One of the most common questions we get from people wanting to start our two year Game Design and Production program is;
What do I need to put in my Game Design portfolio?
The answer is…… there are lots of things you could include. Did you ever have to create something for a woodworking class or create a process/ instructions for people to follow? That can all count. If you haven’t that’s ok, we have an exercise that you might like to try to help boost your portfolio.
Don’t feel you have to create exactly the things outlined below but it is a decent place to start if you are unsure of what to include. If you feel like you want to know if what you have is on the right track, contact your nearest campus and organize to come in and gain feedback on your current portfolio.
Creating DLC or a Mission for your favorite game
Chances are you have done some kind of mental exercise like this without even really thinking it was game design. I am sure there has been times while playing a game you have thought “wouldn’t it be cool if” or thought of ways that a game mechanic could be expanded upon. While ‘wouldn’t it be cool if’ can get you into trouble later in your career as you try to manage the scope (size) of your game, when building your portfolio to get into AIE it is a great starting point. You will learn about managing scope in the while studying at AIE.
To start, think of your favorite game, I know it’s a tough choice but you know which it really is.
Now try thinking of what you would have loved to do in the game but for whatever reason (budget, time) the devs didn’t seem to have that mission/ challenge in there. We want you to plan that mission. Don’t worry, you won’t need to create all the animations or the art, you won’t even have to write a single line of code. All we want you to do is create the idea behind the mission and plan what would be involved to bring that to life.
Here are some things to consider when creating the mission:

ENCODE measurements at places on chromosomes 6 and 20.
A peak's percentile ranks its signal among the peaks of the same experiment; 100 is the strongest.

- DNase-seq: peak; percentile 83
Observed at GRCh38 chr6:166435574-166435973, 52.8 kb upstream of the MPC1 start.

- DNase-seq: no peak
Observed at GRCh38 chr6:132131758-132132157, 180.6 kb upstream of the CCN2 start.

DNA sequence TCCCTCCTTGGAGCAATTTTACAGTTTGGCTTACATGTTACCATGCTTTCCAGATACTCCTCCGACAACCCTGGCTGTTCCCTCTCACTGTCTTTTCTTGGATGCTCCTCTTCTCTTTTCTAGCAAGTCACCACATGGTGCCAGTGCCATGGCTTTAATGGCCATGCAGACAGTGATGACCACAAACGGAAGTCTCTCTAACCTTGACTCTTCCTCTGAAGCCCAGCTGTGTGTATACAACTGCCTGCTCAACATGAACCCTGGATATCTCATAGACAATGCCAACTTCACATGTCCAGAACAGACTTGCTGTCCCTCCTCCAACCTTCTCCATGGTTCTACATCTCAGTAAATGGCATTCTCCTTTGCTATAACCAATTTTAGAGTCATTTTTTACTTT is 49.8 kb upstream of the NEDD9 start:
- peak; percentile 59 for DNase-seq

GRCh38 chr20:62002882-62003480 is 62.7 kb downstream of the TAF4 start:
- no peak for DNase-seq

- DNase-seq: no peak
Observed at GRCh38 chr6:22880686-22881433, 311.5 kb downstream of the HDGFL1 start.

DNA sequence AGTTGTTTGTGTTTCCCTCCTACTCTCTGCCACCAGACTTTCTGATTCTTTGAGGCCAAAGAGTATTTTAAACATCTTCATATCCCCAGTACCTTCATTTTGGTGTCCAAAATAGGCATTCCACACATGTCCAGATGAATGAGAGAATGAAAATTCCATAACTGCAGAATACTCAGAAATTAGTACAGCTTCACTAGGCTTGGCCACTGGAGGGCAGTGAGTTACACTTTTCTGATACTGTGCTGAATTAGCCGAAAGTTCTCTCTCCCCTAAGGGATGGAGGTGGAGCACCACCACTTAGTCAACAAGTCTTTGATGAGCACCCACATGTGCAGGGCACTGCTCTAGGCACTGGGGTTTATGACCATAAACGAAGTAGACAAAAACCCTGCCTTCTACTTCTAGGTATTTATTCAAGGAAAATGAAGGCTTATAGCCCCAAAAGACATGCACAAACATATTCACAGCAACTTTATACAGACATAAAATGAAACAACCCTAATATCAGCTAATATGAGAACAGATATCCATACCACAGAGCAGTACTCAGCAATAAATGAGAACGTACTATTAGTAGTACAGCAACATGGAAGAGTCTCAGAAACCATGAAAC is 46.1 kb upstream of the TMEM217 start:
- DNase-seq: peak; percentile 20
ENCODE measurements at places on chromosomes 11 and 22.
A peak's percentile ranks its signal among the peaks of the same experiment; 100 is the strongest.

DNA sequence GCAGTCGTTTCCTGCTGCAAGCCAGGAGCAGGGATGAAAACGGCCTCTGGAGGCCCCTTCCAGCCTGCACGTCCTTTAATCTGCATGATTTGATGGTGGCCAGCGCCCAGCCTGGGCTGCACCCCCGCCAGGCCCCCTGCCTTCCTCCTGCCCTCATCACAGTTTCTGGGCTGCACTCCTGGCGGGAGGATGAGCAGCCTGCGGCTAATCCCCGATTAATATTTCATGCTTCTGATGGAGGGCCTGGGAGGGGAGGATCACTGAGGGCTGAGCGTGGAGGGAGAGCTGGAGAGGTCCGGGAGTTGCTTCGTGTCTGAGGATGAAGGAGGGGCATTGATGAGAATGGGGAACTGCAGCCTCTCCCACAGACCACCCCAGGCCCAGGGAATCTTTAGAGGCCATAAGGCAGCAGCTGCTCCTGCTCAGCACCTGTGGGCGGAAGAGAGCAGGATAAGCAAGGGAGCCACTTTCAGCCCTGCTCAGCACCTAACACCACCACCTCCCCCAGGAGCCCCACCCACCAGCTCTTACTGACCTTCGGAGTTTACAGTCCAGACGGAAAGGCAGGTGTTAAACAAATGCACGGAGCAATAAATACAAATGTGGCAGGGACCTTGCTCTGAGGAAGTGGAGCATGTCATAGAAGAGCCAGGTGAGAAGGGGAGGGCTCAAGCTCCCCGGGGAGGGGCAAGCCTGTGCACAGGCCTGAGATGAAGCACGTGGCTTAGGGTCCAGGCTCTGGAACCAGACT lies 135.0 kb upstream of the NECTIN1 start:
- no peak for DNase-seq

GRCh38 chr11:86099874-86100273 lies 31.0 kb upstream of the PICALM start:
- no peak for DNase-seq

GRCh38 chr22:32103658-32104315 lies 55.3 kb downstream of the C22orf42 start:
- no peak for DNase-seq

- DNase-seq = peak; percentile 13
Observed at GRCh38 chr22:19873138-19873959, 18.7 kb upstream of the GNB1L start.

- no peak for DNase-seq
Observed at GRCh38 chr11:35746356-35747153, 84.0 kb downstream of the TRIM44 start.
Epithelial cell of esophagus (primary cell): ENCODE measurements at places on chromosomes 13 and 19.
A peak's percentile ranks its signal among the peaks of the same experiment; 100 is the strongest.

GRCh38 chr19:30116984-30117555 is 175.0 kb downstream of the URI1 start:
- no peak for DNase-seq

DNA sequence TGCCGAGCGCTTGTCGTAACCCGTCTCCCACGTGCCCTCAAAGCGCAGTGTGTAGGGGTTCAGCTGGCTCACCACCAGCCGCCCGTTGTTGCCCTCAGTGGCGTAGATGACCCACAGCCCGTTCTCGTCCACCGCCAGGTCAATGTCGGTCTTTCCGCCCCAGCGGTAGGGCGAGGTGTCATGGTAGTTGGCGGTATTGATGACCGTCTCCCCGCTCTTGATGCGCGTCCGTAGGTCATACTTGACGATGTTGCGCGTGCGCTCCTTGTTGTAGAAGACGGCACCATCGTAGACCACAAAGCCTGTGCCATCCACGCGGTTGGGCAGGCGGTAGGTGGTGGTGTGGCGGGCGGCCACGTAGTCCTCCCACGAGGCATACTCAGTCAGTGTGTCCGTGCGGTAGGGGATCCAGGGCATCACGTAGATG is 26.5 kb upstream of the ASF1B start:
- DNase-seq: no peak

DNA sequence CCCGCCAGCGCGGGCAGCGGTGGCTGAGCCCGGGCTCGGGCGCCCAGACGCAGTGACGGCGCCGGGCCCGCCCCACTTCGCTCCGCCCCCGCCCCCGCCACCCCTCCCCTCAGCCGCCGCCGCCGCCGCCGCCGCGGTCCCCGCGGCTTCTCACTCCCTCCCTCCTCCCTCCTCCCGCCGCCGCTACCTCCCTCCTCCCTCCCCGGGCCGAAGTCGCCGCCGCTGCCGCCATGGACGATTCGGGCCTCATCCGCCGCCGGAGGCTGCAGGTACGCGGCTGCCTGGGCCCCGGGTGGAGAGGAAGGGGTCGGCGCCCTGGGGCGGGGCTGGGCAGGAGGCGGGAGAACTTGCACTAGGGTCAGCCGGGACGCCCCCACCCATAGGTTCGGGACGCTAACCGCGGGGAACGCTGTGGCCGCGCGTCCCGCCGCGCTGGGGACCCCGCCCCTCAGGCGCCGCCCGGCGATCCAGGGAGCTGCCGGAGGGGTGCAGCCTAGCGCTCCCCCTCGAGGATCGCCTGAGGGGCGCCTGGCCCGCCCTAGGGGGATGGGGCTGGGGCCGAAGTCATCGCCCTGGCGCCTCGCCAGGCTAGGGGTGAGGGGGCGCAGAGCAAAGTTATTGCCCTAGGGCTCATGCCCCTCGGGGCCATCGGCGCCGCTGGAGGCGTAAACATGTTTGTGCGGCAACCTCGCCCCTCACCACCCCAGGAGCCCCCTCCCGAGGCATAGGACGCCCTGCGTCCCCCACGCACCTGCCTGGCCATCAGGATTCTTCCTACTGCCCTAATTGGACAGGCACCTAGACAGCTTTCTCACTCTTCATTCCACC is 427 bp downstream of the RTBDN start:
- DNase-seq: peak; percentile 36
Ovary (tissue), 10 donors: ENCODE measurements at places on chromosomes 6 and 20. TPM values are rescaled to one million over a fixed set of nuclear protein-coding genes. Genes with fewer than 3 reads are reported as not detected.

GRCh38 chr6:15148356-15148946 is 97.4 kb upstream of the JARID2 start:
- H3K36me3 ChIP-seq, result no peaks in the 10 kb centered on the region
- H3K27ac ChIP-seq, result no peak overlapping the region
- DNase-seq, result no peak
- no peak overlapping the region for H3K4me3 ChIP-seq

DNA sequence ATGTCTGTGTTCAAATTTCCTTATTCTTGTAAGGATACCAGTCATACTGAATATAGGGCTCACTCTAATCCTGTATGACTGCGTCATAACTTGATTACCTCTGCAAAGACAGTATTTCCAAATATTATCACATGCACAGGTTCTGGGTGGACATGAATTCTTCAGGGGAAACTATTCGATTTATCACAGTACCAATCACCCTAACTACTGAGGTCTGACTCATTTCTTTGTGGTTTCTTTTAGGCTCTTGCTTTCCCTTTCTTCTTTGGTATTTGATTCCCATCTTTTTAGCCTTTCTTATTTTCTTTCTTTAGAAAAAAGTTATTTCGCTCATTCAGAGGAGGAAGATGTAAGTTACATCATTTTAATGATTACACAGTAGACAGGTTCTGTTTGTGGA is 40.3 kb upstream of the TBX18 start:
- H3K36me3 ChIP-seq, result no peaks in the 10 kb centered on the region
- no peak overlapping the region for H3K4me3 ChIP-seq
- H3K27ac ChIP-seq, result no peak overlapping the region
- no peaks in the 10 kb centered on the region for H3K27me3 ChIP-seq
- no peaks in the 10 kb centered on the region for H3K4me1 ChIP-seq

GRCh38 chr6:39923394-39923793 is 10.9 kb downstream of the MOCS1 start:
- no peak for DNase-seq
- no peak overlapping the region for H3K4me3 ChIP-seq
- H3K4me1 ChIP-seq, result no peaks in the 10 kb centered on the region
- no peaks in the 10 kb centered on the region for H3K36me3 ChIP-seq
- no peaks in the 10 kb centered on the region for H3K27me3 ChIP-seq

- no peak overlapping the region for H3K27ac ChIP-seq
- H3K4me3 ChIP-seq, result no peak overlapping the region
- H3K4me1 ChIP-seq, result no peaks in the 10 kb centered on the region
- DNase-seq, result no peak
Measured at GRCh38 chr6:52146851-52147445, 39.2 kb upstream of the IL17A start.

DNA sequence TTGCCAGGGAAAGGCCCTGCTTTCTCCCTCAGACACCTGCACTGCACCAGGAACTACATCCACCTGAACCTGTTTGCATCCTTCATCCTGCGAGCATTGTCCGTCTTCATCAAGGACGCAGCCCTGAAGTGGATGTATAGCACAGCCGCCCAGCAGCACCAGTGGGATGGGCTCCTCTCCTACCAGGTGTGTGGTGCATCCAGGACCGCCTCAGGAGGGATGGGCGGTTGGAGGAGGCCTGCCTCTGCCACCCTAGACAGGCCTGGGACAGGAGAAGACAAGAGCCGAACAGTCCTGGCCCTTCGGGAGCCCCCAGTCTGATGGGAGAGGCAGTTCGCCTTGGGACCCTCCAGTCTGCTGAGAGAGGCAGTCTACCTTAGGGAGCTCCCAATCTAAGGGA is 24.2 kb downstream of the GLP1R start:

- What is the objective?
- How do you communicate the objective to the player?
- Does it fit the rest of the game?
- What does the level layout look like?
- Are there story elements?
Get your idea down in writing
Now that you have a decent idea of what your mission will be in your head. It is important to get your ideas down in some way. This could be in a google doc, on graph paper etc. Anything so that if someone wanted to learn more about your idea without you being in the room, they would have the resources they need to do so.
You don’t need to write a lot, keep it short and to the point.
Rather than spending paragraphs explaining how the level may be laid out. Grab some graph paper (using Microsoft Paint is fine too) and show what the level may look like. Don’t worry about your art skills we won’t be looking closely at that. Simple boxes and different colours to represent enemy types works nicely.
The example below shows the original Super Mario Bros level design but you can also draw it top down like a map.
Before your interview
Game design is an iterative process, meaning you generate an idea, test it, then based off that test you make improvements to your original idea. While it may sound complicated you can follow these tips to make your portfolio even stronger.
Try explaining your mission/ DLC to someone who has played the game before. Do they have any feedback or questions that you might need to answer?
If they do that’s great; it means they are engaged in your idea. Think about the feedback they gave. At any point were they unsure about the objective, or how an area would play? If so, try re-writing that part to make it clearer.
Now try explaining your mission to someone who has never played the game before. This is a fantastic way to discover how clearly your information is presented. (You can’t guarantee your interviewer has played your favorite game…. even though it’s amazing and everyone should play it.)
What to bring to your interview
Congrats! You have done all the hard prep work. Now it’s time to have your interview.
Bring in a print out of your word or google doc and your level map if you created one on a separate piece of paper.
Your interviewer will have a look at what you have created and might ask you questions about the level or your process for designing it. They are not trying to catch you out or make you slip up. They, like you are game design nerds and are keen to find out about your process and why you want to become a game designer.
I would wish you good luck in your interview but you have now built up an awesome portfolio.
Looking forward to seeing you in the studio!